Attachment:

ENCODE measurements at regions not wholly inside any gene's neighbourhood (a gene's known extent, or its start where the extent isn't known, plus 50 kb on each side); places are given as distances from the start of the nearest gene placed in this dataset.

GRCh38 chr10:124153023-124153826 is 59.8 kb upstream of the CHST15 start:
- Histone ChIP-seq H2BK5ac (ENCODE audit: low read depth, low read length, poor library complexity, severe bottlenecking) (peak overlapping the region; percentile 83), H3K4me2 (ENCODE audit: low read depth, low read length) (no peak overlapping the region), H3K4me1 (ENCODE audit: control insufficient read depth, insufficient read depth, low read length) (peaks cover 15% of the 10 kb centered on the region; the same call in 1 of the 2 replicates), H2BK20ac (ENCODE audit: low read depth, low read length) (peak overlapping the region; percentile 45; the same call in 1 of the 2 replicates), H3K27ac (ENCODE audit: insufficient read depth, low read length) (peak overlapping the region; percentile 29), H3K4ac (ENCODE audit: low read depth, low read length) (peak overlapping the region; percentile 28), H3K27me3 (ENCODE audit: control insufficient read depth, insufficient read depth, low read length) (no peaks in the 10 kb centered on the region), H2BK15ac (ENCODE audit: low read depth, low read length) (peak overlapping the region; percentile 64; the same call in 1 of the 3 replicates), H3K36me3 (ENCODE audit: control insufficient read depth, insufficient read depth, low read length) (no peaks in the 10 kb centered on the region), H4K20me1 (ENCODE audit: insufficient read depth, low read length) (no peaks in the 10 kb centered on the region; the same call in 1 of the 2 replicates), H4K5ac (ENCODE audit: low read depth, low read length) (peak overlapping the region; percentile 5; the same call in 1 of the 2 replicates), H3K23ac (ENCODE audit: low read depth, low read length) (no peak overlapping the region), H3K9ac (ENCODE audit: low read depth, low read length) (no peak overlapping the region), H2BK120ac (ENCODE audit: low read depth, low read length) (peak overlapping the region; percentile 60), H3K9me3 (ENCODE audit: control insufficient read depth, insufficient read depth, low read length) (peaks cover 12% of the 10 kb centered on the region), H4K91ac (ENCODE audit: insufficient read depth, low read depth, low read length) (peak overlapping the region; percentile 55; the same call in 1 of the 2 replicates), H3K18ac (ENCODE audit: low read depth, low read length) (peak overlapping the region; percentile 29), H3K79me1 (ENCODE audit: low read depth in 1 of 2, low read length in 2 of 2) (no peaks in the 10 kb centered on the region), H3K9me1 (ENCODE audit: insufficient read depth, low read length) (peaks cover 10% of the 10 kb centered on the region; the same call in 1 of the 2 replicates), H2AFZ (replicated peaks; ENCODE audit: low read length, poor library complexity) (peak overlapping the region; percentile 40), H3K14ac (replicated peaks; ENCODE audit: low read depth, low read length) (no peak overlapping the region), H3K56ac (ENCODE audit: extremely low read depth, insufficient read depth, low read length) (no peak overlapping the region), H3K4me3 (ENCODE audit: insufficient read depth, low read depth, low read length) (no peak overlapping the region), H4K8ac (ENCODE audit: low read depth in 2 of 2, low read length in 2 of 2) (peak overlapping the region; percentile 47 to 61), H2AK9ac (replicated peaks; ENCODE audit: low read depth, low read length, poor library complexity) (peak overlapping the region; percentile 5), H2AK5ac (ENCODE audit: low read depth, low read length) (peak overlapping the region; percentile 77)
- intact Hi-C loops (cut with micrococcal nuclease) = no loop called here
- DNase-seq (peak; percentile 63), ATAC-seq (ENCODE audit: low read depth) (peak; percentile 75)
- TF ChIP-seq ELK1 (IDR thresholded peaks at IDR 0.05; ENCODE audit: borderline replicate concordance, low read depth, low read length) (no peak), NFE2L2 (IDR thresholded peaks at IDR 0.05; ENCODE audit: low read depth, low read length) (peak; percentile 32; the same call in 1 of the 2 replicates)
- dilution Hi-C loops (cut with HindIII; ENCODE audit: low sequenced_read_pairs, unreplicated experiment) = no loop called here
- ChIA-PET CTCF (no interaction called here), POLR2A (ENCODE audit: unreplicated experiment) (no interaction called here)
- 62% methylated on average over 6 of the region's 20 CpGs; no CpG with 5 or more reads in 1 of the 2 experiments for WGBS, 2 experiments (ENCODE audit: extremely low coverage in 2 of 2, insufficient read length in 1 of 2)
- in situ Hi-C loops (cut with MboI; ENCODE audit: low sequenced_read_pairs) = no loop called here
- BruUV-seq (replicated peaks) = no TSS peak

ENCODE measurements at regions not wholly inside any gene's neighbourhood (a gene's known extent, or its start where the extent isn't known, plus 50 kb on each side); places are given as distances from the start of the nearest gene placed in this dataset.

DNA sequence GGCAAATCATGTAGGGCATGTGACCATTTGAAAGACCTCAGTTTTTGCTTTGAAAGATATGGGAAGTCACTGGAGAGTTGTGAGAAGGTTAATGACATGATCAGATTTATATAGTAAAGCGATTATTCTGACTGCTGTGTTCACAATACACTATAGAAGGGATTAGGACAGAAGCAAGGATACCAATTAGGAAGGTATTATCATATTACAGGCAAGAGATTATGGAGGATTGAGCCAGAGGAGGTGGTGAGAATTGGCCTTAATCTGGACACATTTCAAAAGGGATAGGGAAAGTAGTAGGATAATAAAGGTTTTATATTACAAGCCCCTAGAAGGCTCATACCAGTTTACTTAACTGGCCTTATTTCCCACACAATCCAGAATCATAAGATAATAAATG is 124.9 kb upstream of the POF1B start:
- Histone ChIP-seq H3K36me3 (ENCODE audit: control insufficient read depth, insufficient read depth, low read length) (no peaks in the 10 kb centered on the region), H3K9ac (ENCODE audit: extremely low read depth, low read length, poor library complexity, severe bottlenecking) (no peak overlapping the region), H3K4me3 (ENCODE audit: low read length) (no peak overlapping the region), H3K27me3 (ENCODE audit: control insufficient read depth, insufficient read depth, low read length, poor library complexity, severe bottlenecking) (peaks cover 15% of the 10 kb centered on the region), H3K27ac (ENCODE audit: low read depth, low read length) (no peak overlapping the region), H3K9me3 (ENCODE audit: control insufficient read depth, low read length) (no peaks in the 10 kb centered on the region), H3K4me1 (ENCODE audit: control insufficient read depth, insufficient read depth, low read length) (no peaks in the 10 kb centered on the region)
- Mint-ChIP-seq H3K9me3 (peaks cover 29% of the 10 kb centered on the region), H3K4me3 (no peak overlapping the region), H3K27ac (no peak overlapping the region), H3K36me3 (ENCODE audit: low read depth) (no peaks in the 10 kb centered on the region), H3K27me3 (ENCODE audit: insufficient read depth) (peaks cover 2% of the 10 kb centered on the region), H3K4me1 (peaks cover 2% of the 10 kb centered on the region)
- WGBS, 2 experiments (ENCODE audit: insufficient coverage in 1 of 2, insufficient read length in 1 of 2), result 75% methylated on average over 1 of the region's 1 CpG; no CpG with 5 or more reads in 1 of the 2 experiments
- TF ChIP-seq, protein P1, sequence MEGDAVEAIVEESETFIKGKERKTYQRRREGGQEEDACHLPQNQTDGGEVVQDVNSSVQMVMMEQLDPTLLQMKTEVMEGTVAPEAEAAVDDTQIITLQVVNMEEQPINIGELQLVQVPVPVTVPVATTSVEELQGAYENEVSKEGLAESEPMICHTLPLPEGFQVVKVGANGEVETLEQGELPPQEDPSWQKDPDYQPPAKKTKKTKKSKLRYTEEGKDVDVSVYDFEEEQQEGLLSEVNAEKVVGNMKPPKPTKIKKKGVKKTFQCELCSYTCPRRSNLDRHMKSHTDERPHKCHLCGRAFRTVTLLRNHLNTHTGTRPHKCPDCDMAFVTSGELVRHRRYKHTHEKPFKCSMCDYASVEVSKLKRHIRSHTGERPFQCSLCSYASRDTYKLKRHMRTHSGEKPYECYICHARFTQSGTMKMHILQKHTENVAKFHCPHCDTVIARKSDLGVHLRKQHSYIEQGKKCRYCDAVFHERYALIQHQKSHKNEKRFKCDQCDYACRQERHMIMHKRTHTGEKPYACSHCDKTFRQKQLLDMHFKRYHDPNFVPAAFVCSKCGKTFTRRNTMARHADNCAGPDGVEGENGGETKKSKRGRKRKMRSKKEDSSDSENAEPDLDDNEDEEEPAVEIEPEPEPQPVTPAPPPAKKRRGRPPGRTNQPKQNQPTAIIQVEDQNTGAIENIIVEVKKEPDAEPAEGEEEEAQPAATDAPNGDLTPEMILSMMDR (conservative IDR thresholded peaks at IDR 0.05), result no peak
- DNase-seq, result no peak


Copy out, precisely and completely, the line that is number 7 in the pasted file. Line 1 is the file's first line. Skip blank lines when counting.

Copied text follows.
- dilution Hi-C loops (cut with HindIII; ENCODE audit: low sequenced_read_pairs, unreplicated experiment) = no loop called here